Reminiscing on Hackers

I've always a compter nerd. My father worked at IBM, and brought home our first computer when I was only 3. I'm one of the oldest people you'll find who can't remember not having a computer in the house. I used to type up my little one page book reports on the computer, when I was in the third grade. I wrote my first programs in REXX the command line scripting language built into IBMs OS/2. We didn't use anything Microsoft until Windows 95 came out.

Coincidentally that year the movie Hackers came out. I was 15 and wished I had friends like Angelina Jolie and Jonny Lee Miller. They were the coolest people on the planet. Invincible cyber warriors and my heroes. I adopted the "handle" haijak. For some reason I thought of the car location technology, LoJack. What would be the opposite of finding something or someone with technology? Obviously that would be HighJack. Then I tried every spelling I could think of in AOL Instant Messenger, since that was the largest collection of usernames I could imagine. The last thing I want was to have to use some number after it like everyone else did.

Then I started using BBS's, and Usenet. I found a program called AOHell. That was a lot of fun. I could make myself a fully functional AOL account for free, I could go Phishing for others passwords. I never did anything malicious. I wasn't a mean spirited kid. Like the tagline of the movie my crime was curiosity. But unlike real hackers my curiosity was easily sated. I quickly got bored. I realised that hacking into other computers wasn't worth much to me unless I could actually do something with them.

Later on I actually "hacked" into my high school's Novel based computer network. They never changed the password or deleted the default administrator account. Username: admin, Password: password. I had access to everyone's accounts. I could lookup/change passwords for all the teachers and administrators. after a couple of days though, I just told the Computer Administrator/teacher about the easy access. He was surprised, and thanked me for telling him. He never rated me out to the principal or anyone. I wish I could remember his name. He was one of my favorite teachers in school.

Lets get back to the movie.

Hackers is about a group of highschool kids who are framed by a corporate security tech for a virus that could cause a global ecological disaster in order to find out what they know about his plan to steal $25 Million from the company he works for. So they're evading the cops trying to find out why this corporate gus is coming after them.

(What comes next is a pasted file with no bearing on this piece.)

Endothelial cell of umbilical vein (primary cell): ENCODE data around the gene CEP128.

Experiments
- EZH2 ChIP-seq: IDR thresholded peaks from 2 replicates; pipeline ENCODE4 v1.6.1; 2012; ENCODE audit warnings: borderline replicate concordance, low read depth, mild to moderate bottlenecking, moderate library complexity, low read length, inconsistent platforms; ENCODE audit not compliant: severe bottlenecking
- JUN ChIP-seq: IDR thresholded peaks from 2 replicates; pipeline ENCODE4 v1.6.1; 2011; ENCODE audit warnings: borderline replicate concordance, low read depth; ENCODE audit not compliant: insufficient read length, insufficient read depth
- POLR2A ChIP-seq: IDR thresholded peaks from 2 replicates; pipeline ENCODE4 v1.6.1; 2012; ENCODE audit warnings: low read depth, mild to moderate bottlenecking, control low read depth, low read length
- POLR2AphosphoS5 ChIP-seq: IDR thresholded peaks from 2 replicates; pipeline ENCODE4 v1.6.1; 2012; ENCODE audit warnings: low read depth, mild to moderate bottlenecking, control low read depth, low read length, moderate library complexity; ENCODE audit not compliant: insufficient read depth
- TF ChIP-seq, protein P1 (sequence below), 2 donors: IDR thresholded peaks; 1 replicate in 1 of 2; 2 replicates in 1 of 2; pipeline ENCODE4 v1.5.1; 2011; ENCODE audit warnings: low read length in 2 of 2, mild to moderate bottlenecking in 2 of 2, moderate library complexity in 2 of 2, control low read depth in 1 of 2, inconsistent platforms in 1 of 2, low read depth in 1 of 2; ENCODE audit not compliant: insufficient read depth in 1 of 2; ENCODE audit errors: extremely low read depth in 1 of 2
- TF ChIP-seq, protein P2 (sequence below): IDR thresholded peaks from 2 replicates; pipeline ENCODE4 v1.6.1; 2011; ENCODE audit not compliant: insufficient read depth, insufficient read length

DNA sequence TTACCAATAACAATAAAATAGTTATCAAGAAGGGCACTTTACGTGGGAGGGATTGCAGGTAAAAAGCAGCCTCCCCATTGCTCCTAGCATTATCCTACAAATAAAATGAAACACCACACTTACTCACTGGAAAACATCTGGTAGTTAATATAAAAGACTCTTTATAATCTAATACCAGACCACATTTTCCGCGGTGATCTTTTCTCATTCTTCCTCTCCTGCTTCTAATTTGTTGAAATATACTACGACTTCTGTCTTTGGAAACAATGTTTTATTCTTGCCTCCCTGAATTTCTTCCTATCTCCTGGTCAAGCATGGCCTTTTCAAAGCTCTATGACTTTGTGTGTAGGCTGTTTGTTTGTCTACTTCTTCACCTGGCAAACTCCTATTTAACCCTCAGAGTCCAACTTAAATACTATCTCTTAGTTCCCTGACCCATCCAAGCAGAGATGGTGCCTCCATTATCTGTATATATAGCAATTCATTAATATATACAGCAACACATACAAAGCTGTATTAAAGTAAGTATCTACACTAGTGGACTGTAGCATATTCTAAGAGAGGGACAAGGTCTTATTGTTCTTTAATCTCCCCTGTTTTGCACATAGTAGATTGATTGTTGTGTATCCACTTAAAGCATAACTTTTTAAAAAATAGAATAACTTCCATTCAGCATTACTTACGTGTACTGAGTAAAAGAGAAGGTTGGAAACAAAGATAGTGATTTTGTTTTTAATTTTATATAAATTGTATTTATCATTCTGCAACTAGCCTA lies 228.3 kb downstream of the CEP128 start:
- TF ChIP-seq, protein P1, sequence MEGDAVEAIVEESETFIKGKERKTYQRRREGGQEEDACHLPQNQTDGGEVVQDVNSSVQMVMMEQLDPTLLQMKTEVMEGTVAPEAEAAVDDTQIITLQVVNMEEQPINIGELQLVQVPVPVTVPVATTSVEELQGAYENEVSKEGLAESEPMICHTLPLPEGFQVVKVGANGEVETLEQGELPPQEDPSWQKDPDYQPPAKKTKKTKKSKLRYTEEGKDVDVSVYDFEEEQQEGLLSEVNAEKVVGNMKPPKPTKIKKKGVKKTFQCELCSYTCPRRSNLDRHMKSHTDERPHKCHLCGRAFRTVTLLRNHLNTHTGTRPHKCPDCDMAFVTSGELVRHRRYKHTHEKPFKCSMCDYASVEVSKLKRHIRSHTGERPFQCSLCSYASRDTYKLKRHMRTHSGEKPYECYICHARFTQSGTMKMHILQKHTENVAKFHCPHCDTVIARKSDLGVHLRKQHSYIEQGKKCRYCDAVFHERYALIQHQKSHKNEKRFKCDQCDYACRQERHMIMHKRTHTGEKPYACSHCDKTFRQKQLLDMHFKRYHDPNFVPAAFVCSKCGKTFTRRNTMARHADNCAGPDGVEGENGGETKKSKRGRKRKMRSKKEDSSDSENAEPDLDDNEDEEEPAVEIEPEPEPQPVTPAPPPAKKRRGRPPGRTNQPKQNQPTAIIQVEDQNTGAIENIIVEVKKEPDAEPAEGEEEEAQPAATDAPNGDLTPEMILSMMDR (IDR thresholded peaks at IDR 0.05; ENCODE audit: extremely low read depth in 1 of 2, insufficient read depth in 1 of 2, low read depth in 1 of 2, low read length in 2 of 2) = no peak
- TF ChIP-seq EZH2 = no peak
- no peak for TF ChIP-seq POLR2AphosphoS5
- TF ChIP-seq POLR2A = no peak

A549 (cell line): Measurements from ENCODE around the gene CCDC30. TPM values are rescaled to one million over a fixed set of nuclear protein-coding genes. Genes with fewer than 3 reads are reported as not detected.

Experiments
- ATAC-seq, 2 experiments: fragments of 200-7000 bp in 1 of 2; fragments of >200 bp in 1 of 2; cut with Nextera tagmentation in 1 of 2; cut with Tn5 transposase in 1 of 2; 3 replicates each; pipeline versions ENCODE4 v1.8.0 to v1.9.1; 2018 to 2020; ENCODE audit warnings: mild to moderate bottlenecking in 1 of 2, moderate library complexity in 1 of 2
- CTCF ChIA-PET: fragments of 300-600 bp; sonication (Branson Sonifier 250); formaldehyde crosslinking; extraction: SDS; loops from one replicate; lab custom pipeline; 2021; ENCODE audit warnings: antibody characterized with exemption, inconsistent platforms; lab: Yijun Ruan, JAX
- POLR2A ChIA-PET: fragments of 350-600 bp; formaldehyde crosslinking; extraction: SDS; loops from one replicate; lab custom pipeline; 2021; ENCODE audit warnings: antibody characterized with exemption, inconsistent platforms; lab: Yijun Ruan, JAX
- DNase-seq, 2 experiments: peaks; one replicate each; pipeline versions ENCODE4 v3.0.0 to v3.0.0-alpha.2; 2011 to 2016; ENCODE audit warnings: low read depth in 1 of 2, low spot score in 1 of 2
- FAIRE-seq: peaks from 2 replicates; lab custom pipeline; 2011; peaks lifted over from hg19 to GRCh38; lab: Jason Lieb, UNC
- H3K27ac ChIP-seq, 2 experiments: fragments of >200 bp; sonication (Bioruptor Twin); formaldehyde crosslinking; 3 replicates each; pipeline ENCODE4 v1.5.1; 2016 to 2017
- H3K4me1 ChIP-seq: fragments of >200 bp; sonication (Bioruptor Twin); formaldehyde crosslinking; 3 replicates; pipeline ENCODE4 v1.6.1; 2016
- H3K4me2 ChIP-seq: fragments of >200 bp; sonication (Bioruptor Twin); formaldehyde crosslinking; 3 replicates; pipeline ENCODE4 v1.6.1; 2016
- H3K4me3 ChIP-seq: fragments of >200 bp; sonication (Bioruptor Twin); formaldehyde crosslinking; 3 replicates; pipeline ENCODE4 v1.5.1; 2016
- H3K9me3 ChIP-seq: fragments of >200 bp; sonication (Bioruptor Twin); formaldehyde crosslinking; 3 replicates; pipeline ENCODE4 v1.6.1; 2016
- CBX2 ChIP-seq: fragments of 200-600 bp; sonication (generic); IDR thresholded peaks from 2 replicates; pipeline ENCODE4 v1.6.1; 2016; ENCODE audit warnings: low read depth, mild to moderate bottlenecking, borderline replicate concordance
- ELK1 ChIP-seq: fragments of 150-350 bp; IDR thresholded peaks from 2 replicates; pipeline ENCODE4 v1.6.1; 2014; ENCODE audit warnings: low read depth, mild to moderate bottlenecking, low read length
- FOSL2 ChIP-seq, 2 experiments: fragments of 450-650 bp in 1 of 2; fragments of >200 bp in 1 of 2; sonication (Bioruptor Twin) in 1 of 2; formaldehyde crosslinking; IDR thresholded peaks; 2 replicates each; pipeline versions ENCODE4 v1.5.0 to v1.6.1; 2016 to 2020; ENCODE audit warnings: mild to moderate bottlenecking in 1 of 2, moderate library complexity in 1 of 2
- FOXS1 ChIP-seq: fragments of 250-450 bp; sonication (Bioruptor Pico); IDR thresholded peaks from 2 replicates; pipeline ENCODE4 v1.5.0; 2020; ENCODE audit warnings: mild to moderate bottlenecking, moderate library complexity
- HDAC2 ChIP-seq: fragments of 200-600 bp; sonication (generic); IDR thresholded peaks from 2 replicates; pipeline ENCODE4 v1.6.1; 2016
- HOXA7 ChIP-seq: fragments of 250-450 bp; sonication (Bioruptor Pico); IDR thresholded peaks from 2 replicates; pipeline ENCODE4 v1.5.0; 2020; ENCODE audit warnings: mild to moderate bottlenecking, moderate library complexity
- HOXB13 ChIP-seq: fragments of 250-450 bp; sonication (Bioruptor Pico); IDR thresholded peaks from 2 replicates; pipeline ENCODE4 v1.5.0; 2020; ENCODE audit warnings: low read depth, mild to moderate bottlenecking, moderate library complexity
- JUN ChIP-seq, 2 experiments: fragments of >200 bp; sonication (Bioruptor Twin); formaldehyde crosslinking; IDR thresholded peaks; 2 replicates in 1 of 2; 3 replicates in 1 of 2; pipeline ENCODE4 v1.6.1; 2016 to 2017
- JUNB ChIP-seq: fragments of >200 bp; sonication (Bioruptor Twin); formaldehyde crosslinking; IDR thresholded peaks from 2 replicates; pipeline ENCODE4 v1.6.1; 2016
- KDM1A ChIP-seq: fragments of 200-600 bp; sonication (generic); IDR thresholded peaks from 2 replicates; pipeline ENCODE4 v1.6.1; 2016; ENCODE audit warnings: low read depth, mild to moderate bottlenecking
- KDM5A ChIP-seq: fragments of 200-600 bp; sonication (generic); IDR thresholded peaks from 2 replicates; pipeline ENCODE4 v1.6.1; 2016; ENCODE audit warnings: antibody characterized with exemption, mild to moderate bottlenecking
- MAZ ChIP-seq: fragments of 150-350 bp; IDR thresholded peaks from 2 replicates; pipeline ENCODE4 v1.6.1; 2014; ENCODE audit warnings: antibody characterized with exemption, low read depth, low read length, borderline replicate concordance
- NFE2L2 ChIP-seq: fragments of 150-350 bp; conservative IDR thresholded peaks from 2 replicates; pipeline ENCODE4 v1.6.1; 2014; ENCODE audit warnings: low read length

That could be the plot to any modern teen targeted television series or movie. But in 1995 that kind of thing didn't exist yet. This was the first. Boy did I eat it up. Crash Override/Zero Cool and the gang were super heroes. Not with comic book powers, but with brains. That was something I could look up to, because it was possible for me. Still a fantastical dream, but at least conceivable. It made me feel like I was cool, when nobody else did. And slowly as it garnered a cult following and more people saw it on DVD, Computer nerds slowly became cool. Less of weirdos anyway.

20 Years Later

The movie surprisingly works better today than it did when it came out in '95. Things like hacking the traffic lights weren't technically possible back then. But they are now. The techno babble used, talking about 256Kbps modems and active matrix screens, almost don't even mean anything anymore. We've moved far enough past that stuff, your brain can treat this as an alternate reality or fantasy movie.

In that light, everything is awesome. From the rollerblades and costumes, to the hacker terms and the plexiglass towers of the Gibson computer system. It's all so over the top that thinking of it as fantasy actually makes it all work. Not just work, but it's actually pretty awesome!

So go ahead, watch it again. It's been 20 years. You won't regret it.

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